polis: The Real Cost of Climate Change in Cities
Politically motivated underestimates by the Intergovernmental Panel on Climate Change (IPCC) are a severe threat to cities in the short and long term. In its last report, the IPCC does not seriously consider the meltdown and detachment of the two largest ice sheets at the planet’s poles, which could precipitate an “albedo flip” (critically reducing the earth’s capacity to reflect radiation), as James Hansen suggests in "Climate Change and Trace Gases" (PDF). In Hansen’s words, “the Earth is getting perilously close to climate changes that could run out of our control.” Under pressure from large polluters, the IPCC calculated a probable 0.4-meter sea level rise. Considering all available scientific evidence, the rise will most likely reach several meters. The complete meltdown of the Greenland and West Antarctica ice sheets would cause a 13-meter rise; even a fraction of this would be a global catastrophe. Under these conditions, most of the world’s largest cities (Tokyo, New York, Seoul, Mumbai, LA, Manila, Shanghai, Jakarta, Karachi, Rio, Istanbul, Lagos, etc.) and smaller cities would have to confront the disastrous effects of rising temperatures and sea levels.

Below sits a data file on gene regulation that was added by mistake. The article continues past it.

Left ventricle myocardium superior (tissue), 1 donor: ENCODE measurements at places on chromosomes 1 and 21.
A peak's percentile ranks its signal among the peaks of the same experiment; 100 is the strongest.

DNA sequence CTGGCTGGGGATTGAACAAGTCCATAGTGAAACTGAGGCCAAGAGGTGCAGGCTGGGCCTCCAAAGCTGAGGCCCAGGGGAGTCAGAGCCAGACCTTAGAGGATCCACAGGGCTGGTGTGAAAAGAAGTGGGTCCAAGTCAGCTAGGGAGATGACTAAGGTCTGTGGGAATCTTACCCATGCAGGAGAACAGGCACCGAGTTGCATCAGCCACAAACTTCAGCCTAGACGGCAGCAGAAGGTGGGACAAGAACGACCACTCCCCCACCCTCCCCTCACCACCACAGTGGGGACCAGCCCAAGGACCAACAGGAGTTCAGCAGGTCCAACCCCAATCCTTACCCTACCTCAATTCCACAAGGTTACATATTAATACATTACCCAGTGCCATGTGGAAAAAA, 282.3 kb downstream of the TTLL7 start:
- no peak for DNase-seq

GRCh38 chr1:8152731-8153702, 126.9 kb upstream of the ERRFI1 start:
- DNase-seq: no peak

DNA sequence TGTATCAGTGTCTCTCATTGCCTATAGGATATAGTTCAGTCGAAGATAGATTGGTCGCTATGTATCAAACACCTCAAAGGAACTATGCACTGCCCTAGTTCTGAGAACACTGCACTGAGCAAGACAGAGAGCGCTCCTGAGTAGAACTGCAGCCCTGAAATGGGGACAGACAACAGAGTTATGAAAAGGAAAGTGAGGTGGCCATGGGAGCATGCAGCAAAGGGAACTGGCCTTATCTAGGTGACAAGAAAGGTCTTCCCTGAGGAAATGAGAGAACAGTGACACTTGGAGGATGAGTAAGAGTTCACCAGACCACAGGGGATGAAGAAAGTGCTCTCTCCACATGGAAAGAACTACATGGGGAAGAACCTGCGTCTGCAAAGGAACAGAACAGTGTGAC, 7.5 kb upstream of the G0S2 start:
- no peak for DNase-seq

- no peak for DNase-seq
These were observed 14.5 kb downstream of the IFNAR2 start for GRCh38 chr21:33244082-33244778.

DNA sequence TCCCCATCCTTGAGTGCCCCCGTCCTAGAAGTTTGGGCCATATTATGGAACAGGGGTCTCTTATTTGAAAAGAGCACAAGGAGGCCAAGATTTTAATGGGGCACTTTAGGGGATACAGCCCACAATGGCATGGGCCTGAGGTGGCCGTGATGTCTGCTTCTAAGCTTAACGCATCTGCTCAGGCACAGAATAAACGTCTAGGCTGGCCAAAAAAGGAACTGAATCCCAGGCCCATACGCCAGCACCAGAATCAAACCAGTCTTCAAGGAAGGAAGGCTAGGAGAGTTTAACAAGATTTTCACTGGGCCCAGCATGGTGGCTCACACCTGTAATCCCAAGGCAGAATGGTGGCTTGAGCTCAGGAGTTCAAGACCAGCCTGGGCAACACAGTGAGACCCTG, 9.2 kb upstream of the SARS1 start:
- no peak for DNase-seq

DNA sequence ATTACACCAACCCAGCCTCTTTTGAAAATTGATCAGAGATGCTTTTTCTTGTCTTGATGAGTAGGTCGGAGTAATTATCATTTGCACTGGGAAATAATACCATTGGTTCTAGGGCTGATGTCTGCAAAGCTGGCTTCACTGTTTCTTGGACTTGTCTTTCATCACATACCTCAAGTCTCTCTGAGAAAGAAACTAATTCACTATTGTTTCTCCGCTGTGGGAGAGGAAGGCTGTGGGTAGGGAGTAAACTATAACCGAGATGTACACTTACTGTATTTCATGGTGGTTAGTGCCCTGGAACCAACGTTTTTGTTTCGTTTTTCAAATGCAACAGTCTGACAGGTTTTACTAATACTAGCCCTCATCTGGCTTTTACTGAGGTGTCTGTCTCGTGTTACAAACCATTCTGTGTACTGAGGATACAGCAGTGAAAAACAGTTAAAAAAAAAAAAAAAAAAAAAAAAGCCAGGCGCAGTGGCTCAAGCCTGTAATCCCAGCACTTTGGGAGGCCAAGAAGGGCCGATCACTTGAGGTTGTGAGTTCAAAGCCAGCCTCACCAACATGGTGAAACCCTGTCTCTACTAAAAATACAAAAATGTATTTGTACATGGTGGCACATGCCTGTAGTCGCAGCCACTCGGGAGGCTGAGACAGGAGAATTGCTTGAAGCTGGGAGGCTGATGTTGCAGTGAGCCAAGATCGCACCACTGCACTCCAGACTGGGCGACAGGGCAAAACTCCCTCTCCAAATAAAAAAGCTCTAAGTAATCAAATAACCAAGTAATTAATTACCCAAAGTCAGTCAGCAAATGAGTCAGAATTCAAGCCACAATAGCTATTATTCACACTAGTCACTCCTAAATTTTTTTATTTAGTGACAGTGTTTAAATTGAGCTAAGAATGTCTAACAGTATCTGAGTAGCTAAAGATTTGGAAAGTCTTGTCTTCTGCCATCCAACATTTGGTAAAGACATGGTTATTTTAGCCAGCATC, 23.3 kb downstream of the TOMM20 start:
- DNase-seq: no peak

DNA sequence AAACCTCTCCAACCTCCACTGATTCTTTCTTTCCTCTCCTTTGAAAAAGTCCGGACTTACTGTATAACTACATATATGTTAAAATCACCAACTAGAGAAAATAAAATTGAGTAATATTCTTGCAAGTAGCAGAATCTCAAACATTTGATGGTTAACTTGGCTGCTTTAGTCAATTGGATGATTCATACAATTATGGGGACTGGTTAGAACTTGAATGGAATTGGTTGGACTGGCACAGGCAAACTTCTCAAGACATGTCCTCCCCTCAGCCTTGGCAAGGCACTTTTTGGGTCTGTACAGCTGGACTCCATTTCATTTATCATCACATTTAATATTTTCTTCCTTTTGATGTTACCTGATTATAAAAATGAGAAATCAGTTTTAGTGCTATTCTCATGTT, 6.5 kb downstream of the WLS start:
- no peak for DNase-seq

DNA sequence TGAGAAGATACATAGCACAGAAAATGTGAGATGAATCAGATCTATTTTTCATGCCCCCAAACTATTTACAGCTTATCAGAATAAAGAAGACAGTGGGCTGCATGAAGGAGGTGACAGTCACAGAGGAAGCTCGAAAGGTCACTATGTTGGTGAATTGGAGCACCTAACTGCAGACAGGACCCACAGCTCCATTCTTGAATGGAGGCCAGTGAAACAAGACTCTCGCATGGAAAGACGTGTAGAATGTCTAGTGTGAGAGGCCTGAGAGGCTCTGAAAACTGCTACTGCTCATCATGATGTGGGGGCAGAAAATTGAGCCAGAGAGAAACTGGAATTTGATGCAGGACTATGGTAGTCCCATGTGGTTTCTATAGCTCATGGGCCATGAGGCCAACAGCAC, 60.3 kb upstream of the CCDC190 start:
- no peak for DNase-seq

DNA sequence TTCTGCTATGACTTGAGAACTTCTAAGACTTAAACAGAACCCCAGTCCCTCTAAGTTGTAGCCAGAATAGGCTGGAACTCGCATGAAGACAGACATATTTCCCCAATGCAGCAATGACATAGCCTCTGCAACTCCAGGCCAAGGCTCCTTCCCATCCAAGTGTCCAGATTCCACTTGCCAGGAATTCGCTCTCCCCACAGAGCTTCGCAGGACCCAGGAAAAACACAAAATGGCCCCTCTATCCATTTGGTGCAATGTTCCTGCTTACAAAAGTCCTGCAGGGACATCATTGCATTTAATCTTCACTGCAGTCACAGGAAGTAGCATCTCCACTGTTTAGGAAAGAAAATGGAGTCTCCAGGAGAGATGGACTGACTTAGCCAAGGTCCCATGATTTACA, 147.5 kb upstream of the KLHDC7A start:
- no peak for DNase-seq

polis: The Real Cost of Climate Change in Cities

Politically motivated underestimates by the Intergovernmental Panel on Climate Change (IPCC) are a severe threat to cities in the short and long term. In its last report, the IPCC does not seriously consider the meltdown and detachment of the two largest ice sheets at the planet’s poles, which could precipitate an “albedo flip” (critically reducing the earth’s capacity to reflect radiation), as James Hansen suggests in "Climate Change and Trace Gases" (PDF). In Hansen’s words, “the Earth is getting perilously close to climate changes that could run out of our control.”

Under pressure from large polluters, the IPCC calculated a probable 0.4-meter sea level rise. Considering all available scientific evidence, the rise will most likely reach several meters. The complete meltdown of the Greenland and West Antarctica ice sheets would cause a 13-meter rise; even a fraction of this would be a global catastrophe. Under these conditions, most of the world’s largest cities (Tokyo, New York, Seoul, Mumbai, LA, Manila, Shanghai, Jakarta, Karachi, Rio, Istanbul, Lagos, etc.) and smaller cities would have to confront the disastrous effects of rising temperatures and sea levels.

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